' Example 4 500 g. of minimum (Pb O are suspended in 2 litres of water, and while intensively stirring 5 ml. of a normal solutionof sodium aluminate and 5 ml. of a normal solution of sodium tetrabo-rate, then 10 ml. of a normal solution of calcium chloride and 10 ml. of a normal solution of barium chloride are added. After intensively stirring for some minutes, 500 ml. of a 1% solution having a temperature of 60 to C. of ammonium stearate are added. The precipitated substance is stir-red further for 15 minutes, then filtered, washed with waterl to Z-times, then dried until free from water and disintegrated. The minimum thus obtained has hydrophobic properties and it is can be easily dispersed in binding materials by simple stirring.

Example 5 One proceeds as described in Example 1 or 2 but instead titanium dioxide chromium oxide green (Cr O instead of the solution of sodium tetraborate a solution of sodium arsenite, and instead of the solution of titanium sulfate 10 ml. of a normal solution of chromic chloride and 5 ml. of a normal solution of copper sulfate are used.

Example 6 500 g. of barium sulfate containing particles up to 20 micons are suspended in 2 litres of distilled water. While intensively stirring 20 ml. of a normal solution of sodium zincate and then 500 ml..0f a 1% solution'of monobutyl ammonium phthalate are added. After stirring further for 5 minutes, 35 ml. of-a normal solution of calcium chloride are added. After stirring for 20 minutes; the'suspension is filtered, washed once with waterfdried at 80 to C. and then disintegrated. The hydrophobic barium sulfate thus obtained can be very easily dispersed in synthetic 5o materials, -e.g. in polyvinyl chloride.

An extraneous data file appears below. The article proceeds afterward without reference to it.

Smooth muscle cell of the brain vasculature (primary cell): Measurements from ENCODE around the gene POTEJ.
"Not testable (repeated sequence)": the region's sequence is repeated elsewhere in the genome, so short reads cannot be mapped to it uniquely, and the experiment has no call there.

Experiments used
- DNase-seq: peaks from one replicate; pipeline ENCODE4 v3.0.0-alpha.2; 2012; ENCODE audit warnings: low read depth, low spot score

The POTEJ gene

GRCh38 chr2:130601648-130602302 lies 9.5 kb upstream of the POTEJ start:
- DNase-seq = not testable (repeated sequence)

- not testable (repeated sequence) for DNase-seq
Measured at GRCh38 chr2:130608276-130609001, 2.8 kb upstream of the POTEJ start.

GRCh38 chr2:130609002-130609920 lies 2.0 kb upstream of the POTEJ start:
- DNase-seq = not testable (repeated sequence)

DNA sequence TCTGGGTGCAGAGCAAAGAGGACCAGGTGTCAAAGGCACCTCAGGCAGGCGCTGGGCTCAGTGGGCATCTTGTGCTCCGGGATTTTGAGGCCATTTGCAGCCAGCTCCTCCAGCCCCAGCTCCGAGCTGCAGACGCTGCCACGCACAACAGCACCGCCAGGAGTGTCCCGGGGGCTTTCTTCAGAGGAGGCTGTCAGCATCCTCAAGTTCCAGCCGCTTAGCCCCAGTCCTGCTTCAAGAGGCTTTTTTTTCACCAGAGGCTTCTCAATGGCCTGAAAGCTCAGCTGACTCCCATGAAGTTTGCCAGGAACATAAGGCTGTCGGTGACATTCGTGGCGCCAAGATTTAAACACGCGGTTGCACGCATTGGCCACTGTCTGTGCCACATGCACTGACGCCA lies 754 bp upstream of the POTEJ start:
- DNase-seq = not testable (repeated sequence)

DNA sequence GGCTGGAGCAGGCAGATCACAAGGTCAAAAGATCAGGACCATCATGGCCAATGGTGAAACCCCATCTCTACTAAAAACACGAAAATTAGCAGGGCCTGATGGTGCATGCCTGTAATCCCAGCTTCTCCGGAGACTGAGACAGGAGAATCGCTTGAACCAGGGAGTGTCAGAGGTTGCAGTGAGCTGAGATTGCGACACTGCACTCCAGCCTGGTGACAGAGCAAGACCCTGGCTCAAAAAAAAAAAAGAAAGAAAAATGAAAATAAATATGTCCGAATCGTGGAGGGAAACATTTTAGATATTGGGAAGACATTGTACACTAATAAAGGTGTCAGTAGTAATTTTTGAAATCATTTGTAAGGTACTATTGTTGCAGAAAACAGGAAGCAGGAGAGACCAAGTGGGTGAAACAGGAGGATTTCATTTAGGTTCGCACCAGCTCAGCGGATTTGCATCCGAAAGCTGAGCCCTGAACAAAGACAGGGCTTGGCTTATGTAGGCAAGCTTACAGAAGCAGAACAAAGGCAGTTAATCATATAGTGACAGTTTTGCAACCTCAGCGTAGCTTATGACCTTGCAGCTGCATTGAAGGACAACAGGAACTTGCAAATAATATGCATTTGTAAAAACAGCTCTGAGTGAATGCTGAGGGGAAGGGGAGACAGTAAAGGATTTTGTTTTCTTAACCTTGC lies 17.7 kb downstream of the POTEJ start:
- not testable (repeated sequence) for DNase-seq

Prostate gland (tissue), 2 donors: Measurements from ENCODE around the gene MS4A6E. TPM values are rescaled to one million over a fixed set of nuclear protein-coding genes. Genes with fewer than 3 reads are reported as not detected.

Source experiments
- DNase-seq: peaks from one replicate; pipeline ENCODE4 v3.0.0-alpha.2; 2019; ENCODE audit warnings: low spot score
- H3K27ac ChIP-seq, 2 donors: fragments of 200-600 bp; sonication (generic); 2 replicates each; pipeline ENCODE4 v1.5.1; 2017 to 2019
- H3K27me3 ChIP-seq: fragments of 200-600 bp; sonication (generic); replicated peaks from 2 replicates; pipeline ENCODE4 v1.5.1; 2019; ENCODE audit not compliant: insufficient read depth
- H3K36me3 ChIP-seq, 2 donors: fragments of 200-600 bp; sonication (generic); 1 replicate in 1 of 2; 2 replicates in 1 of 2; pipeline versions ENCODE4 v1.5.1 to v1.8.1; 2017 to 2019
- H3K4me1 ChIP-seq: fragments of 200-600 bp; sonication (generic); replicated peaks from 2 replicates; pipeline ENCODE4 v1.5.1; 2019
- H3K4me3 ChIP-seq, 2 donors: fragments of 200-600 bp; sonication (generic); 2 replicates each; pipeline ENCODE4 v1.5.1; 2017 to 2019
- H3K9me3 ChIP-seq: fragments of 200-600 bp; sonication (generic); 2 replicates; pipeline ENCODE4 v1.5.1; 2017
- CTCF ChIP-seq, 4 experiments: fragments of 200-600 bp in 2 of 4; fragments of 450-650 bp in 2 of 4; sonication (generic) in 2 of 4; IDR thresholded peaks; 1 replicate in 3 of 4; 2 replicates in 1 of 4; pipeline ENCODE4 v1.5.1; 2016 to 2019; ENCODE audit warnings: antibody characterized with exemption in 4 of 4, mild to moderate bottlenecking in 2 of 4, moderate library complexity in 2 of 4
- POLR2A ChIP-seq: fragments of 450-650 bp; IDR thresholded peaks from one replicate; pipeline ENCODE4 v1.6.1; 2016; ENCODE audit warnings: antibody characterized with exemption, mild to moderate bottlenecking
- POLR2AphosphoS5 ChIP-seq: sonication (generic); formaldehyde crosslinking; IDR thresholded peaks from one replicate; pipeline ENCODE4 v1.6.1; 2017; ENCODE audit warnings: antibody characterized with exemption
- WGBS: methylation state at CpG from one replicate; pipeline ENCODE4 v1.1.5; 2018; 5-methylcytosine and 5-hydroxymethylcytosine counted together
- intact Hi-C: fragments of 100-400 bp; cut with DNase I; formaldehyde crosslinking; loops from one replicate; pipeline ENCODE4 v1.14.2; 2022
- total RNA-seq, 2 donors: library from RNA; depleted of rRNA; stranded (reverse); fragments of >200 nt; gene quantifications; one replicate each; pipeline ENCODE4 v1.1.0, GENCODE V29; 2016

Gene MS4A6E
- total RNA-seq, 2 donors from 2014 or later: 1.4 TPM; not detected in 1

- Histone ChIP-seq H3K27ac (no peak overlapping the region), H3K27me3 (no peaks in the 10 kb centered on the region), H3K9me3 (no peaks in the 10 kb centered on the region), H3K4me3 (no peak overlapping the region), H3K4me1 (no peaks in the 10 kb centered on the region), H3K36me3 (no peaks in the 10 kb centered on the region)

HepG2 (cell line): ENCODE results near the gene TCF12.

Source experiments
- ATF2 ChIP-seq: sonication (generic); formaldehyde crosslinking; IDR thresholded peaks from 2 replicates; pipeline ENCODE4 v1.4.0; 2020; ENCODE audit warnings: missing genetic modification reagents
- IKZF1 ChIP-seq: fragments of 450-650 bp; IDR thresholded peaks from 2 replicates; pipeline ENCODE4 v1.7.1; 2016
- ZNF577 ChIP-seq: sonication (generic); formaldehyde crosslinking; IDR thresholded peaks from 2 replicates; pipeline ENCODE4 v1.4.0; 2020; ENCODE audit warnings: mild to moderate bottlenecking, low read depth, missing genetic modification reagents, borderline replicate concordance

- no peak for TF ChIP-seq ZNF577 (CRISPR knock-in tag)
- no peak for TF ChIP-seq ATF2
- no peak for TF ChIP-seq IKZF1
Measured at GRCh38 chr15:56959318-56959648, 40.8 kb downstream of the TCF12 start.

Example 7 One proceeds. as described in Example 6 with the dif- "ference that instead of barium sulfate (a) Lithopo'ne;

(-b) Calcium sulfate;

(c) Lead sulfate;

(d) Strontium sulfate are used.

Example 8 0 500 g. of precipitated calcium carbonate are suspended in 2 litres of 'distilled water. While intensively stirring 1000 g. of a 1% solution of dioctyl ammonium trimellitate "and 10ml. of a normal solution of aluminum sulfate are added. After intensively stirring for 20 minutes, the precipitate is filtered, washed once and dried at 80 to 140 C., then the substance to be easily granulated is disintegrated. V V

The organophilic calcium carbonate obtained in this 'way can be very easily dispersed in synthetic materials, such as in polyethylene, polystyrene, polyvinyl chloride and solutions of synthetic resins for the lacquer industry, its dispersion is stable, and the laminar or fibrillar systems prepared from its dispersion are uniform and compact, consequently they have a highly improved water-tightness as well as physical and chemical resistivities.